Wondering how to maximize your tax return? Commonly missed deductions, the wrong withholding number and DIY tax preparation are often the main reasons taxpayers end up paying too much.
Wrong withholding number
This is a big one, because it has you overpaying all year. Depending on how much you have to pay or how much you get back at the end of the year, you might need to adjust your withholding number.
How to adjust your tax withholding
There's a very easy way to determine if you're using the wrong withholding number: You're either getting massive refunds or you're owing a ton at the end of the year, every year. Either way, you're not paying the right amount of taxes.
While most experts believe it's good to overpay a little bit so that you get a refund (which is often spent more wisely than the money would be if you were getting it on a weekly basis), no one thinks that you should pay so much that you're struggling to make ends meet.
If you think you need to change your withholding, ask your employer for a new W-4 form.
If there's one universal piece of advice that all tax professionals give, it's that you should take every deduction legally available to you. Deductions vary depending on how many children you have, what you do for a living, if you work for yourself and what you spent money on over the last year.
The best way to go about making deductions is to literally save every single receipt that you get over the course of the year and go through them at tax time with a professional tax preparer. Do some poking around the internet to see what deductions exist for you. For example, there are a number of deductions related to purchasing and selling a house, searching for a new job and most business expenses, as well as the donation of physical goods and money. Keep track of your spending over the year, then find out what you can deduct.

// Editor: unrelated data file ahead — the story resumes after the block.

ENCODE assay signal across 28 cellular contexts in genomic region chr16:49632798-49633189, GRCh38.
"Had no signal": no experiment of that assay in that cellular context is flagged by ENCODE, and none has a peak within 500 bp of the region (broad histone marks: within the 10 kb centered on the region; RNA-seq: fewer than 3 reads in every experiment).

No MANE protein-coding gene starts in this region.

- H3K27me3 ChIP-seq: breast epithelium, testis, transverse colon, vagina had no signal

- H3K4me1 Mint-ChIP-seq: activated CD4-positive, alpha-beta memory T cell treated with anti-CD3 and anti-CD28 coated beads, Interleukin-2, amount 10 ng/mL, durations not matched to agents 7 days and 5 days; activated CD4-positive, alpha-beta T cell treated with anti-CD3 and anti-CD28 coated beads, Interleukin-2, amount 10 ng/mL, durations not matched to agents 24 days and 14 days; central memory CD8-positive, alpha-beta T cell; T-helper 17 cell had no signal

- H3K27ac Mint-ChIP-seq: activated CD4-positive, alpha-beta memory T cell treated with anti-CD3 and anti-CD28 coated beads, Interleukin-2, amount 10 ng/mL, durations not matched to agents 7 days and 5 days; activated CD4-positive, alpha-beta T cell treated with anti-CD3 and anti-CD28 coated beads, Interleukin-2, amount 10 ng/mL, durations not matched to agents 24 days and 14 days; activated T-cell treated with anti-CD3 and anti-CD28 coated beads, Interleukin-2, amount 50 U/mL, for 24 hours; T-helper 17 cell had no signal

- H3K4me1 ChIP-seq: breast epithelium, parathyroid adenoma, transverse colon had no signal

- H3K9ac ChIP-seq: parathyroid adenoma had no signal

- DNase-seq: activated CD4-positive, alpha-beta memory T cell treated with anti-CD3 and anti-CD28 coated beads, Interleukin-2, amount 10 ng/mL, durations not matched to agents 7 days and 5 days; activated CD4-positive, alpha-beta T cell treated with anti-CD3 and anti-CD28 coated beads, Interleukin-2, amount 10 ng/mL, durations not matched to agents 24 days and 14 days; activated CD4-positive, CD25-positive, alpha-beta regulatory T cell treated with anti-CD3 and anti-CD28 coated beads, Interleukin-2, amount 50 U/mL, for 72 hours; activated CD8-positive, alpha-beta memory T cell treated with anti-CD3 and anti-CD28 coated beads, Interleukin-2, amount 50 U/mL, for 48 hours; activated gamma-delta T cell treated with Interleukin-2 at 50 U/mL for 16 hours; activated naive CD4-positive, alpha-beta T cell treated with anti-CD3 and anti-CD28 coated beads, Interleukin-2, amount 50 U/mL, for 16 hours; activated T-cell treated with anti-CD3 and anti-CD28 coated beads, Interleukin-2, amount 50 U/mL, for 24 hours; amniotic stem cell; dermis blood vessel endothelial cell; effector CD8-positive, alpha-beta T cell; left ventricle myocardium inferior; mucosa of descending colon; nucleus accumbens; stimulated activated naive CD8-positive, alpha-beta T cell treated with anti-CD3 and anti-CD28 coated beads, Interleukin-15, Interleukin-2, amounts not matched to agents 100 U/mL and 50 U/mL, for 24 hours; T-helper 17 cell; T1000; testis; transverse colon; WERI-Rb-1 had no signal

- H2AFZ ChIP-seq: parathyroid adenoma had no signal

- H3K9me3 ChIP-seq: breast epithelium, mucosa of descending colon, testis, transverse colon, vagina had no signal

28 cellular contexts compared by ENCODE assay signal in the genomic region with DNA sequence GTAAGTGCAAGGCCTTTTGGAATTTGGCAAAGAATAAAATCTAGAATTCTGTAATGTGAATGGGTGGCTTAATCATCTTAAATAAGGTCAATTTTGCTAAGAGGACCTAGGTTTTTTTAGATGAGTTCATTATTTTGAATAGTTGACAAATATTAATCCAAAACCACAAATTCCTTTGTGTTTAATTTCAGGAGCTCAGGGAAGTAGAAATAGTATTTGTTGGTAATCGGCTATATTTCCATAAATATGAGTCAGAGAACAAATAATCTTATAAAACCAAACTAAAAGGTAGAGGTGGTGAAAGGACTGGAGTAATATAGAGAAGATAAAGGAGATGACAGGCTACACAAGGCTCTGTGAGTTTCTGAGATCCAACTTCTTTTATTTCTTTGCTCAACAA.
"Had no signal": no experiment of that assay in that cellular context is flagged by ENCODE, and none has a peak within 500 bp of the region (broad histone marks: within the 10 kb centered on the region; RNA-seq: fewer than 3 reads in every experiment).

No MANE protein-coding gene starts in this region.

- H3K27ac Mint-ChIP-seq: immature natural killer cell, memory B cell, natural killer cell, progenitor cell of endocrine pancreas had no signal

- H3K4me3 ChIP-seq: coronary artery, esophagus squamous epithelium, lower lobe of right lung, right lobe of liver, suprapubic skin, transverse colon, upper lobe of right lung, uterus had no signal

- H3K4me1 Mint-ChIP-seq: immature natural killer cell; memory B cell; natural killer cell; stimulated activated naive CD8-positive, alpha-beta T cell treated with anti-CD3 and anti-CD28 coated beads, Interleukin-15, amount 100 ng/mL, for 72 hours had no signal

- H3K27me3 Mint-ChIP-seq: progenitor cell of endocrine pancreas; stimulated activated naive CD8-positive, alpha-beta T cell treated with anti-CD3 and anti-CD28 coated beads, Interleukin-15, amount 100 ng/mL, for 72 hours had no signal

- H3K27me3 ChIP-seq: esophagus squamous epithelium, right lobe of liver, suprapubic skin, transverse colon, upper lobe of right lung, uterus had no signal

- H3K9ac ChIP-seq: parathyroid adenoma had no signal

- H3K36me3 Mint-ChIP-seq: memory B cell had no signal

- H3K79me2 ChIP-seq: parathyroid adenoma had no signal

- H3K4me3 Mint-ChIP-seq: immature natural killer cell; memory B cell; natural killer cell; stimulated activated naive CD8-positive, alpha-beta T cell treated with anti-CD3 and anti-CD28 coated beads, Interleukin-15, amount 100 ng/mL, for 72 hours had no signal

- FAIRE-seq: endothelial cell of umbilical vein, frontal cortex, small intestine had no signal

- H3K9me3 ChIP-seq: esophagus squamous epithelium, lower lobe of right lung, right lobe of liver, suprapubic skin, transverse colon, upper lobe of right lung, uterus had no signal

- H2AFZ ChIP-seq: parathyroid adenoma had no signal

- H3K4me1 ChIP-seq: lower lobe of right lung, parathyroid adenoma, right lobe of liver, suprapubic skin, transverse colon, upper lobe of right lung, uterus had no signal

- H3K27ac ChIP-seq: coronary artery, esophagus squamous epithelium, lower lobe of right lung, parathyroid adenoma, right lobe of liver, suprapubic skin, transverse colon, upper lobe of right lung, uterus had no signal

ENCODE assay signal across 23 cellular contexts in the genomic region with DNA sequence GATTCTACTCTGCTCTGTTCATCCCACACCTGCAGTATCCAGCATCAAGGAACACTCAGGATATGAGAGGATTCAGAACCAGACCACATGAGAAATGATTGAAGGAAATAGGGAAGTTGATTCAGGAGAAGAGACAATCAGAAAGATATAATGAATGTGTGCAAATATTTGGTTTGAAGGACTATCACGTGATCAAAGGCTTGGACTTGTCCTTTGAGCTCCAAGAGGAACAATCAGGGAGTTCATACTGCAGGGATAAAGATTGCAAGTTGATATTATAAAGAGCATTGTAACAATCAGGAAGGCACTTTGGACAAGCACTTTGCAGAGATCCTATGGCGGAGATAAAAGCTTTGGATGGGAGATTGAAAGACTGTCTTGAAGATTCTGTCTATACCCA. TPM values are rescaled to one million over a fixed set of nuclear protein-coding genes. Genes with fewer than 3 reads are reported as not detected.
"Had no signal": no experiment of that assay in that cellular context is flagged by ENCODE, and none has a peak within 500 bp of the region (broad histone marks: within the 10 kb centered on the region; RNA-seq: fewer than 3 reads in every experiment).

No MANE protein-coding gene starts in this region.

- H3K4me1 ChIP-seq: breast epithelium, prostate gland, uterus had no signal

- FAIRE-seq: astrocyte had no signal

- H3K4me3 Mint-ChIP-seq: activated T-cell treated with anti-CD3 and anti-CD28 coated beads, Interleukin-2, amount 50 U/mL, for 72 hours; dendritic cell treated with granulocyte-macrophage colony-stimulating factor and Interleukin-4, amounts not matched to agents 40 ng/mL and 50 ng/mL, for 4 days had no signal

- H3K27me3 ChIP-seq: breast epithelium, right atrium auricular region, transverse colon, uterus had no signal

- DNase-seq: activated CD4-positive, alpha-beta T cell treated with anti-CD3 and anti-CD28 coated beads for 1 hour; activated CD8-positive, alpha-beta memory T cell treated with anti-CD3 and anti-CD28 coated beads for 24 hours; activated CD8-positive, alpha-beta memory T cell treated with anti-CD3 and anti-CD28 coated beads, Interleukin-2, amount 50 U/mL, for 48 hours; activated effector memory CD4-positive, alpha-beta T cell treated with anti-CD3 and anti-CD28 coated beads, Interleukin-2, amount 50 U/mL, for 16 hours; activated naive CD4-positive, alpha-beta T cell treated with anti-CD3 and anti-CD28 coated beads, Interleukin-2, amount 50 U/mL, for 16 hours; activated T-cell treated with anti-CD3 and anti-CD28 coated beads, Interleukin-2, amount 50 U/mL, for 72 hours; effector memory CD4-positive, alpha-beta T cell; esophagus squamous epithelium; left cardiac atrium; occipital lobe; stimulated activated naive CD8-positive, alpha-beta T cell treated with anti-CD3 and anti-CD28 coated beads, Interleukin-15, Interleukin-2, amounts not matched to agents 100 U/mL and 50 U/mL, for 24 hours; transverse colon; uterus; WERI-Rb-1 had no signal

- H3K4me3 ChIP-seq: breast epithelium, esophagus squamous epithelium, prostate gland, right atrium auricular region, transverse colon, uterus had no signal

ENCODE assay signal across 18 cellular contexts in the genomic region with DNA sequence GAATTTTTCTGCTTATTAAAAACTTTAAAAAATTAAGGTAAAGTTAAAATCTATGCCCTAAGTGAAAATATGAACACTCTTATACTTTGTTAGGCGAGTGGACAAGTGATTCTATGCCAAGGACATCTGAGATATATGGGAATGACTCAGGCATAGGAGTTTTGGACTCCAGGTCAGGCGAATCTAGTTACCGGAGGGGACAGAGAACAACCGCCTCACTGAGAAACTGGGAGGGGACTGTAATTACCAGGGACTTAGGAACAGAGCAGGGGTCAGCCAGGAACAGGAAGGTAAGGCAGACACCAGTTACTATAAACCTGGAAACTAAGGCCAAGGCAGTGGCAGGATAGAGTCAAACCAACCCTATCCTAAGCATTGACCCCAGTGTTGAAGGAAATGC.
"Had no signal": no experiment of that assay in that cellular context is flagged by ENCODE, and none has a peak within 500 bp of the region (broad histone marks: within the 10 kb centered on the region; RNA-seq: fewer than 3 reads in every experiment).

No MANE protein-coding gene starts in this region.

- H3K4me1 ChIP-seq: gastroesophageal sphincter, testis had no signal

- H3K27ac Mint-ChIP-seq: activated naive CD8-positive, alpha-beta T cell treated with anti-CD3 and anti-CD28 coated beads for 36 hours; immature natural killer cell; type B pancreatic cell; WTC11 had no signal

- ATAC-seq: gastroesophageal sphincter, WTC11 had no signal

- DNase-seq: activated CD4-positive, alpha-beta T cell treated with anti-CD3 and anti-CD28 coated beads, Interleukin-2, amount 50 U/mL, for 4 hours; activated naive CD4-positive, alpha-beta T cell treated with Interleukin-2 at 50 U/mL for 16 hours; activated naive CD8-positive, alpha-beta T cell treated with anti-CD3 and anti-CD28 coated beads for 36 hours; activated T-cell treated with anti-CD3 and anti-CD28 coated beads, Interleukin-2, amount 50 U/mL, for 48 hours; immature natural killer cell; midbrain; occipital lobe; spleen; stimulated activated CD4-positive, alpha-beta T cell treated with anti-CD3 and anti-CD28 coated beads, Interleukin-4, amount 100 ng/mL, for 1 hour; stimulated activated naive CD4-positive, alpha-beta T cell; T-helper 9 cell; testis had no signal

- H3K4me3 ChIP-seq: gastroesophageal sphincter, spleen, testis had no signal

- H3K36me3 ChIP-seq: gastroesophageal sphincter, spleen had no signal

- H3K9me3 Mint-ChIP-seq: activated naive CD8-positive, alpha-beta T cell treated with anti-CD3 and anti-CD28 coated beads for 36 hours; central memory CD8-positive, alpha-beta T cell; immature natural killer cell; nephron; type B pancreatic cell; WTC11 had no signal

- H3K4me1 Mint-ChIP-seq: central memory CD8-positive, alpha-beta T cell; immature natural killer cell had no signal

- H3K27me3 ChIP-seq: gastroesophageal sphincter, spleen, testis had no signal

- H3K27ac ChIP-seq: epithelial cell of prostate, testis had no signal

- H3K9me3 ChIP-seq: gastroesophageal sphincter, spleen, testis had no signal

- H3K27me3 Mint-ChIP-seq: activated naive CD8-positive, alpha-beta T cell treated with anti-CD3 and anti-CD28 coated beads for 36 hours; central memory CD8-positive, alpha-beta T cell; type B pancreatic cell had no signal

Tax deduction changes
Not all tax deductions exist all the time. Some are only around for a couple years and then disappear.
Because there are so many new deductions enacted every tax season, even with some research you might miss key deductions that can save you hundreds or thousands of dollars. Keep abreast of the changing landscape with regard to deductions by checking the IRS website for new deductions you can take advantage of. Also be prepared for missing deductions that you once claimed.
While you can prepare your taxes yourself, if you're doing itemized deductions rather than taking the standard, you would do well to hire a professional tax preparer. This will make your life much easier, particularly if you're saving receipts throughout the year. You can just hand that pile of receipts over to your accountant or tax preparer and have them work out the rest for you.
It might cost some money up front, but there's a very good chance that it will save you money in the long run. And even if that's only a couple hundred dollars, wouldn't that money be better spent on investment, retirement or something that your family wants as opposed to flushing it down the tax toilet?